* that it is the Salafi and Wahhabi branches of Islam, both emanating from Saudi Arabia, that provide the core ideology for Middle Eastern terrorists and other radicals;

* that WikiLeaks documents indicate the deep worries of U.S. officials, including former ambassador to Pakistan Anne Patterson, about Pakistan's nuclear arsenal -- the most rapidly growing such arsenal in the world -- and the possibility that radicals may get their hands on some of its weapons; and

* that WikiLeaks documents also indicate that the ISI and factions of the Pakistan military still support the Taliban, while Western soldiers continue to die in a pointless war and the people of Afghanistan suffer greatly.

No, the mainstream media has no interest in pointing out these irrefutable facts, because they would destroy the narrative of war with Iran. It is instead interested in one and only one subject: advancing the war narrative against Iran in exactly the same way that it sold George W. Bush's outrageous lies about Iraq's nonexistent weapons of mass destruction and convinced the public that it should support the illegal -- many would say criminal -- invasion of Iraq.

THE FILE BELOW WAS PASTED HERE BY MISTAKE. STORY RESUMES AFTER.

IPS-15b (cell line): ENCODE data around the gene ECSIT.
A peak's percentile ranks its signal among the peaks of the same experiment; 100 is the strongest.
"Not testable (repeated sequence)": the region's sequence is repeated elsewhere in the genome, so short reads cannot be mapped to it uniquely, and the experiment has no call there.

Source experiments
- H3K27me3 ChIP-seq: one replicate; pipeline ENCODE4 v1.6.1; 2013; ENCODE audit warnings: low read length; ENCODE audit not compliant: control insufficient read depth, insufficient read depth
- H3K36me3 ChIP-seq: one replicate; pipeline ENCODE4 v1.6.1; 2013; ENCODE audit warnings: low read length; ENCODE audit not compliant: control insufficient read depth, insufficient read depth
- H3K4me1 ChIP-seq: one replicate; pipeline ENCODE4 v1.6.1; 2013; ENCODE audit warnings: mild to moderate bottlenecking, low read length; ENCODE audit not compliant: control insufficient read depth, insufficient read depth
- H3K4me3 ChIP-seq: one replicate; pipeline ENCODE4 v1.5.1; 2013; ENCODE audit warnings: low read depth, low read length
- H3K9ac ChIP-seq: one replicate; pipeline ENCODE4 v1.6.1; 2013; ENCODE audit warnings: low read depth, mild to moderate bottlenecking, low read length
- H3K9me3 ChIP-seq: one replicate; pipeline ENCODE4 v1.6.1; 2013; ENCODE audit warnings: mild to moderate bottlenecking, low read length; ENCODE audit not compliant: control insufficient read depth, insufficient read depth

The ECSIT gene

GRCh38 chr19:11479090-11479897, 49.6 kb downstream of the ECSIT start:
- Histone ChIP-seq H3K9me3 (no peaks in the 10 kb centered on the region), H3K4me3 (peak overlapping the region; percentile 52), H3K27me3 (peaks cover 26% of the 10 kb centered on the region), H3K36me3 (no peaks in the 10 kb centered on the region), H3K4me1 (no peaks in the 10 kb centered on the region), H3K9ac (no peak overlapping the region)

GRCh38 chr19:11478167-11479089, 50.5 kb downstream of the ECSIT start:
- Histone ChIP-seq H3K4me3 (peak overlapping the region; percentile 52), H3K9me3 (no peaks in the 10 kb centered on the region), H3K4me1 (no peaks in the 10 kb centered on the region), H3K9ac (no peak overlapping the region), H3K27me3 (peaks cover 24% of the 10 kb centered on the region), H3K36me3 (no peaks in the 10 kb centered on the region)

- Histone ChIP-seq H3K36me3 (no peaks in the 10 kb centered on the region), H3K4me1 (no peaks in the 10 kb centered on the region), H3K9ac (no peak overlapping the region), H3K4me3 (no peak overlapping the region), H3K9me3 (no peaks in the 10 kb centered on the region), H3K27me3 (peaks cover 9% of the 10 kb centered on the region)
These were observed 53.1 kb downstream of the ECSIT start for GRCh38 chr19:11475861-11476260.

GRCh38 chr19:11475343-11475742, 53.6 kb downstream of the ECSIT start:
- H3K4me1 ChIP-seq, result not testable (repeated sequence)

All of this does not imply that Tehran's hardliners are innocent of wrongdoing. Of course, they are not. The confrontation between the Islamic Republic and the United States has been going on for 30 years, and the hardliners bear their share of blame, the extent of which we will not know fully until Iran becomes a democracy. This is particularly true since 2005, when Ahmadinejad assumed the presidency. His reckless and aggressive foreign policy -- if it can be called a policy -- particularly his rhetoric regarding Israel, has made him a popular man among the Muslim masses, but has also provided the perfect excuse for Israel and its U.S. lobby, the neoconservatives, and the War Party to aggressively advance their Iran war narrative.